House Passes Final Version of NDAA, Goes Home for Now — UPDATE

House Passes Final Version of NDAA, Goes Home for Now — UPDATE

UPDATE:  The Senate passed the conference report this afternoon (Dec. 21), clearing the bill for the President.

The House approved the conference version of the FY2013 National Defense Authorization Act (NDAA) last night, then adjourned until after Christmas.   The surprise decision to leave town came after House Speaker John Boehner determined he did not have sufficient votes to pass his fical cliff “Plan B” and said it was now up to the President to negotiate a deal with Senate Democratic Leader Harry Reid.

Athough that leaves the fiscal cliff situation in a very uncertain state, the House did at least pass the conference report on the NDAA (H.R. 4310).  It is expected to pass the Senate today.   The bill sets policy and recommends funding levels — only appropriations bills actually provide money and the Department of Defense, like other government agencies, is operating under a Continuing Resolution until March 27, 2013 at FY2012 funding levels.  As published in the December 18, 2012 Congressional Record, the FY2013 NDAA conference agreement includes a number of important space-related provisions, including the following:

  • Eases export controls for satellites by repealing section 1513(a) of Subtitle B of Title XV of the FY1999 Strom Thurmond National Defense Authorization Act, meaning that items that were on the dual-use Commerce Control List at the time that law was passed and thereafter transferred to the State Department’s Munitions List and its International Traffic in Arms Regulations (ITAR) may now be transferred back to the Commerce Control List subject to certain determinations (sec. 1261-1267); this language replaces what the House passed in its version of the FY2013 NDAA in May.
  • Establishes requirements on the President and others in the Executive Branch to make certain certifications and provide briefings to Congress if the United States becomes a signatory to an International Code of Conduct (sec. 913(a) and (b)).
  • Requires an annual report on the counter-space programs of other countries (sec. 913 (c)).
  • Requires a report describing key space technologies that could be used, or are being sought, by foreign countries with counter- space or ballistic missile programs that should be subject to export controls (sec. 917).
  • Requires a report on the national security implications of continuing to use foreign components and propulsion systems for Evolved Expendable Launch Vehicles (EELVs) (Sec. 916).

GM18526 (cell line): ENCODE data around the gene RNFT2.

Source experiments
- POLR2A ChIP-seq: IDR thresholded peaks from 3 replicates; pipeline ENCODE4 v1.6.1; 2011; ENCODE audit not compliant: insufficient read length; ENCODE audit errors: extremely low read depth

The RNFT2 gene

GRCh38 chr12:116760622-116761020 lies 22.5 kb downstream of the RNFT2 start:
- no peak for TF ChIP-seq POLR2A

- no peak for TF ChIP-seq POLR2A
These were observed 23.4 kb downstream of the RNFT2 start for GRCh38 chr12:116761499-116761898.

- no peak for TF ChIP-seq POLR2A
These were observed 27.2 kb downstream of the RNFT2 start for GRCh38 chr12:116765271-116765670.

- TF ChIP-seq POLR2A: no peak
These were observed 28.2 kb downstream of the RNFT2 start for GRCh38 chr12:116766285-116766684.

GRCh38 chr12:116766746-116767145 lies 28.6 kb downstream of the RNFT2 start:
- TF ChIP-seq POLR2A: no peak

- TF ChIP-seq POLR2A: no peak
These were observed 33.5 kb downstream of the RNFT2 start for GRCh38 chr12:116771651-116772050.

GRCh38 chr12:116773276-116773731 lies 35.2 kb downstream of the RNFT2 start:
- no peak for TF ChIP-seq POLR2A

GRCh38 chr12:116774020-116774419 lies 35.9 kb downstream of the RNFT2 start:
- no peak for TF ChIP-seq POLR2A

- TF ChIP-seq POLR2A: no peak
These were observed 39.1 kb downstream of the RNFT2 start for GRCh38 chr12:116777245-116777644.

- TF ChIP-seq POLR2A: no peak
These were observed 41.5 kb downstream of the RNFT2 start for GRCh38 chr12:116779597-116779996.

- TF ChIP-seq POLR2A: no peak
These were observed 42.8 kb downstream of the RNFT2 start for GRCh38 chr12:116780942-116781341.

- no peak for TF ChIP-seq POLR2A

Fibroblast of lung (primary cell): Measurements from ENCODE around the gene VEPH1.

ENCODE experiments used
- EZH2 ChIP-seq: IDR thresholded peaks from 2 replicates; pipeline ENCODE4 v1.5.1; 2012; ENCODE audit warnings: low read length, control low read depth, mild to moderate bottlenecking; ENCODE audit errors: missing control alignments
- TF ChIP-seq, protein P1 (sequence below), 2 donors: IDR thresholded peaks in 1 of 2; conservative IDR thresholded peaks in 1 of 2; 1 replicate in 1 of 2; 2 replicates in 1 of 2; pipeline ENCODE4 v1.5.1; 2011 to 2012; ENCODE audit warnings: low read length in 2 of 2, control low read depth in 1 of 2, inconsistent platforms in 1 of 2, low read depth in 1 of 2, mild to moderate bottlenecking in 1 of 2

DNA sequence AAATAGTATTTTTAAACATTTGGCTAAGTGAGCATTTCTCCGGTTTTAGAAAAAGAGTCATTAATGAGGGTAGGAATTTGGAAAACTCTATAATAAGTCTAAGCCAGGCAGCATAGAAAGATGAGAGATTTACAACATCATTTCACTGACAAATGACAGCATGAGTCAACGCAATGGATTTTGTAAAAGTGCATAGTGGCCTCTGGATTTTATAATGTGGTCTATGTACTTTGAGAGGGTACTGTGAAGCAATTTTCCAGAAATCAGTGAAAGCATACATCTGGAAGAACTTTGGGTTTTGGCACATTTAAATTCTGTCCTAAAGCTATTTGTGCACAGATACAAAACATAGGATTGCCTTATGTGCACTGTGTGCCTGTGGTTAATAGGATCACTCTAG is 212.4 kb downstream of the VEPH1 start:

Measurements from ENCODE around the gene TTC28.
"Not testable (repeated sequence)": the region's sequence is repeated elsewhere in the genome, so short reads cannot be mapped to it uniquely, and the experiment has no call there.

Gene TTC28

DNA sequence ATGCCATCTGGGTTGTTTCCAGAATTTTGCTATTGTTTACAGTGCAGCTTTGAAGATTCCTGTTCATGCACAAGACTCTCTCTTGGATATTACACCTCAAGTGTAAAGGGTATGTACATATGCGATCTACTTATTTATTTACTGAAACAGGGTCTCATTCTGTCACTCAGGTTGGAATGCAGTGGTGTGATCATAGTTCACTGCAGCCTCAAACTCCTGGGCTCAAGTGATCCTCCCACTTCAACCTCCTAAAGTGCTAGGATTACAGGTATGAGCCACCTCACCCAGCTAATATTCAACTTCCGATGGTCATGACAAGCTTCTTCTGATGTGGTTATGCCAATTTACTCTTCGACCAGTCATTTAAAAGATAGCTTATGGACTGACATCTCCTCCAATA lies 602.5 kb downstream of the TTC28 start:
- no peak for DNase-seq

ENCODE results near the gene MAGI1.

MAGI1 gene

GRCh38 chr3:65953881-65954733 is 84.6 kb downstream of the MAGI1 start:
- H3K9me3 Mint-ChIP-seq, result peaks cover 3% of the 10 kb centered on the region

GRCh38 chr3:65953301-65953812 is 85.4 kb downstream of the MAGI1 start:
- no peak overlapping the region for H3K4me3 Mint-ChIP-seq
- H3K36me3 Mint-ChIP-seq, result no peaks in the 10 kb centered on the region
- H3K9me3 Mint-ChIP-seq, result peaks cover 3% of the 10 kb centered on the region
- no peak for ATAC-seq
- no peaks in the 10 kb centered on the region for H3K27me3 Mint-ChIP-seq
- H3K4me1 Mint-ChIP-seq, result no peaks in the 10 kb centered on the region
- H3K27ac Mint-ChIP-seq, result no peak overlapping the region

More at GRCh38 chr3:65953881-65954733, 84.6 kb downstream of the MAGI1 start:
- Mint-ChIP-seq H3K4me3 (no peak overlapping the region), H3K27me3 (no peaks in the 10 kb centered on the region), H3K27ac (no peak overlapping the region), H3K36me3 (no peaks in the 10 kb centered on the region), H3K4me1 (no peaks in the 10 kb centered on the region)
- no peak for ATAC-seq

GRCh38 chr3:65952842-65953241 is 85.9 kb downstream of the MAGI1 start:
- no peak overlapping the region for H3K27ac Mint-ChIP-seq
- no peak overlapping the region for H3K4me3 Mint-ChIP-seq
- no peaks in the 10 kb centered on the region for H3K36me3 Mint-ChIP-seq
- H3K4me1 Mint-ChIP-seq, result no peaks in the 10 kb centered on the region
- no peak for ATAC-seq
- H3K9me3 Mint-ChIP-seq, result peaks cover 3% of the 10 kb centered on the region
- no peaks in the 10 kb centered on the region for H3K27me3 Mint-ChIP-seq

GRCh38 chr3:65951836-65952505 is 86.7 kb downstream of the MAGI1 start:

• Restricts the expenditure of 10 percent of the FY2013 funding for EELVs until the Secretary of the Air Force submits a report describing the acquisition strategy for that program and certification that it maintains assured access to space, achieves substantial cost savings, and provides opportunities for competition (sec. 153).
  • Requires a report from the Secretary of Defense in consultation with the Director of National Intelligence on requirements for overhead persistent infrared technology (sec. 915).
  • Requires a report by April 1, 2013 on DOD’s peacetime and wartime requirements for electro-optical satellite imagery (sec. 924); this replaces the Senate provision that $125 million be added to ensure that both commercial satellite imagery companies (GeoEye and DigitalGlobe) are supported by government imagery purchases under the EnhanvedView contract.  The conference agreement notes that the two companies have announced plans to merge and adds that if the merger is not approved by the Department of Justice, Congress will reassess the situation (Congressional Record, p. H7146).
  • Requires that before any major satellite acquisition program begins, schedules that integrate satellites and their ground systems must be developed (sec. 911).
  • Requires a report and a joint exercise plan on the readiness of the joint force to operate in environments where there is no access to Command, Control, Communications, Computers, Intelligence, Surveillance and Reconnaissance (C4ISR) systems including satellites (sec. 342).
  • Restores $10 million in funding and adds another $35 million — a total of $45 million — for the Air Force Operationally Responsive Space (ORS) program, which the Obama Administration wanted to terminate, and specifies in detail its organizational and budgetary placement within the Air Force. (The Senate Armed Services Committee’s press release says that the final language included the committee’s recommendation that up to $60 million in FY2012 funding be transferred from the Weather Satellite Follow-on program to ORS to build a low cost high technology readiness level weather satellite, but the conference report states that the House removed that provision, Congressional Record, p. H. 7145) (sec 914).
  • Adds $35 million to the $10 million requested — a total of $45 million — for the Space Test Program.
  • Authorizes private entities to contribute to the upkeep of DOD launch ranges and facilities (sec. 912).
  • Authorizes DOD to procure block buys of Space-Based Infrared System (SBIRS) satellites 5 and 6 over six years, including advance procurement of $3.9 billion (sec. 152).
  • Requires DOD to conduct an independent cost estimate and analysis of alternatives (AoA) for the Missile Defense Agency’s Precision Tracking Space Sensor, cuts the $297 million request by $55 million, and limits the availability of 75 percent of that funding until the AoA is submitted to Congress (sec. 224).



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